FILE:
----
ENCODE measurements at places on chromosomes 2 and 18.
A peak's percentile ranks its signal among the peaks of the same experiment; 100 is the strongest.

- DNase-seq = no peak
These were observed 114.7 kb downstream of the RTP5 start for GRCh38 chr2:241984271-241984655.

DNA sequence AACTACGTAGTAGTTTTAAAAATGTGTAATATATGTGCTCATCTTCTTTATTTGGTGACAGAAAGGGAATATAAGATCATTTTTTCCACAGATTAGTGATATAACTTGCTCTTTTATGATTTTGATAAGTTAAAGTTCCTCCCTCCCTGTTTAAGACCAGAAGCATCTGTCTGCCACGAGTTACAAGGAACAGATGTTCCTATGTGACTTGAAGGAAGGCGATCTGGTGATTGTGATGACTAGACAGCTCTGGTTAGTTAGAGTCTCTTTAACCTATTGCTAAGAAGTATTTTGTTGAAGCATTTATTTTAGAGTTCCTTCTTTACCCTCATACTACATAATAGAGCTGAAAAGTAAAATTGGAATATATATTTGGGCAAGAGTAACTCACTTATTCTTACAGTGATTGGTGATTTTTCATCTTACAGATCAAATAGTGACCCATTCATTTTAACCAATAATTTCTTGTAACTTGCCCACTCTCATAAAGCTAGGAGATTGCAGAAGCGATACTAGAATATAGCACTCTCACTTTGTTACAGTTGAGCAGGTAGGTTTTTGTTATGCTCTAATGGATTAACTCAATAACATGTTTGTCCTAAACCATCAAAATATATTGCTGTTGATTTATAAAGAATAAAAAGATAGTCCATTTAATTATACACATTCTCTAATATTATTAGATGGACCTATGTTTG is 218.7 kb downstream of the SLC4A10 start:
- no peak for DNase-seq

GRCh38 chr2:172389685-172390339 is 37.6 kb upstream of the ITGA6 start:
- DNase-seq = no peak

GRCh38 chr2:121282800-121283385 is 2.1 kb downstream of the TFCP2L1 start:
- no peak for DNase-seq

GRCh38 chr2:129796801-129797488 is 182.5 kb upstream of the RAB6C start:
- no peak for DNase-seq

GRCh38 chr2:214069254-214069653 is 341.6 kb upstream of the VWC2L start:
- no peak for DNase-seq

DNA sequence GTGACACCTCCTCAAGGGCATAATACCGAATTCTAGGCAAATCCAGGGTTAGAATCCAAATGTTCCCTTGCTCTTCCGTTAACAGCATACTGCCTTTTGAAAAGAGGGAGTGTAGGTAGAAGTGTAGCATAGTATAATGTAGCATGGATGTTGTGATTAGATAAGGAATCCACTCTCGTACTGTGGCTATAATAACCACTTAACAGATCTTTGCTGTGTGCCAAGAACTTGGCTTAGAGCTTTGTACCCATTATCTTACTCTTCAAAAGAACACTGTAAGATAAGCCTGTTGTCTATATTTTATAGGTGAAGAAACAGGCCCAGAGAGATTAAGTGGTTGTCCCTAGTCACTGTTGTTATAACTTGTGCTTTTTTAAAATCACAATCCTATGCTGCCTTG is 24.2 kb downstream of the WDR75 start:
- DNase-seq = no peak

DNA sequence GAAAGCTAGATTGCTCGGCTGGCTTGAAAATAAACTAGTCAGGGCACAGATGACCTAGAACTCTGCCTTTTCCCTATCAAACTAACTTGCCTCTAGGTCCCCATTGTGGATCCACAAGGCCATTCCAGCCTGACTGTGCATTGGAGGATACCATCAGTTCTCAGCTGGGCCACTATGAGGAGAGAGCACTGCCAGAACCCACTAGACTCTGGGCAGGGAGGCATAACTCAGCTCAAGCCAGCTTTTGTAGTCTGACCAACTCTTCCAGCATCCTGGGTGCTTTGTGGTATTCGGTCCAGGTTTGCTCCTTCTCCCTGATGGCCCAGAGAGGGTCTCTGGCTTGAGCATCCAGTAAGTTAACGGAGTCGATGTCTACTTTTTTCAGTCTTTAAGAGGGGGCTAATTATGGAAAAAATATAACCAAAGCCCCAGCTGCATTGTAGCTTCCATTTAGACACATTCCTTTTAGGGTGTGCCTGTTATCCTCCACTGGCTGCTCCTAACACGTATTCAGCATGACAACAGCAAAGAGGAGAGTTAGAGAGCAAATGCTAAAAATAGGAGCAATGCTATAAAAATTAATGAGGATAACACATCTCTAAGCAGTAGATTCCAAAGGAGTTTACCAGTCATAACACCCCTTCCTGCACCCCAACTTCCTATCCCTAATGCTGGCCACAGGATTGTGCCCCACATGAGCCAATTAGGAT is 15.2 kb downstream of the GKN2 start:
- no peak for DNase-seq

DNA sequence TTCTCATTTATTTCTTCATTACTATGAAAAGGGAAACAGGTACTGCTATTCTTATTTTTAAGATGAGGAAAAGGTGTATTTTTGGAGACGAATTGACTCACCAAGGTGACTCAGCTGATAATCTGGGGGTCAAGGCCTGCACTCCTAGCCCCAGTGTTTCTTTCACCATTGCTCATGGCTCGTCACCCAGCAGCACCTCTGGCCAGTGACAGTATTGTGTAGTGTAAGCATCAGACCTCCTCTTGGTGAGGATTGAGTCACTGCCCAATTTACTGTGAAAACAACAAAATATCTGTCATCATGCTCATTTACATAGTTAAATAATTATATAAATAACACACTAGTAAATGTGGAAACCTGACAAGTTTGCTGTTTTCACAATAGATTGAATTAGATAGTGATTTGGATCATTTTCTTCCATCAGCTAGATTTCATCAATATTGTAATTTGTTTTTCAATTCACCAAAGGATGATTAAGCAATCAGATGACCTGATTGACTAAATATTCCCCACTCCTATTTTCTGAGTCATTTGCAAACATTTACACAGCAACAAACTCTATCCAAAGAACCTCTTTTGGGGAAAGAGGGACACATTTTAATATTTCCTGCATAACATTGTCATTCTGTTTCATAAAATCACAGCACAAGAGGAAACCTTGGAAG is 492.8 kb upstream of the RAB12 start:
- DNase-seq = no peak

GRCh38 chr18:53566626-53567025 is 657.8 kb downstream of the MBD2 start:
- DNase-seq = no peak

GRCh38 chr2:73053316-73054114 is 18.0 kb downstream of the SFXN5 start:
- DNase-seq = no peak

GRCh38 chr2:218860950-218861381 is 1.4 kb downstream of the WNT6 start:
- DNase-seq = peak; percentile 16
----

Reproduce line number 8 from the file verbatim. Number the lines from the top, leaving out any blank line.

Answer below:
- DNase-seq = no peak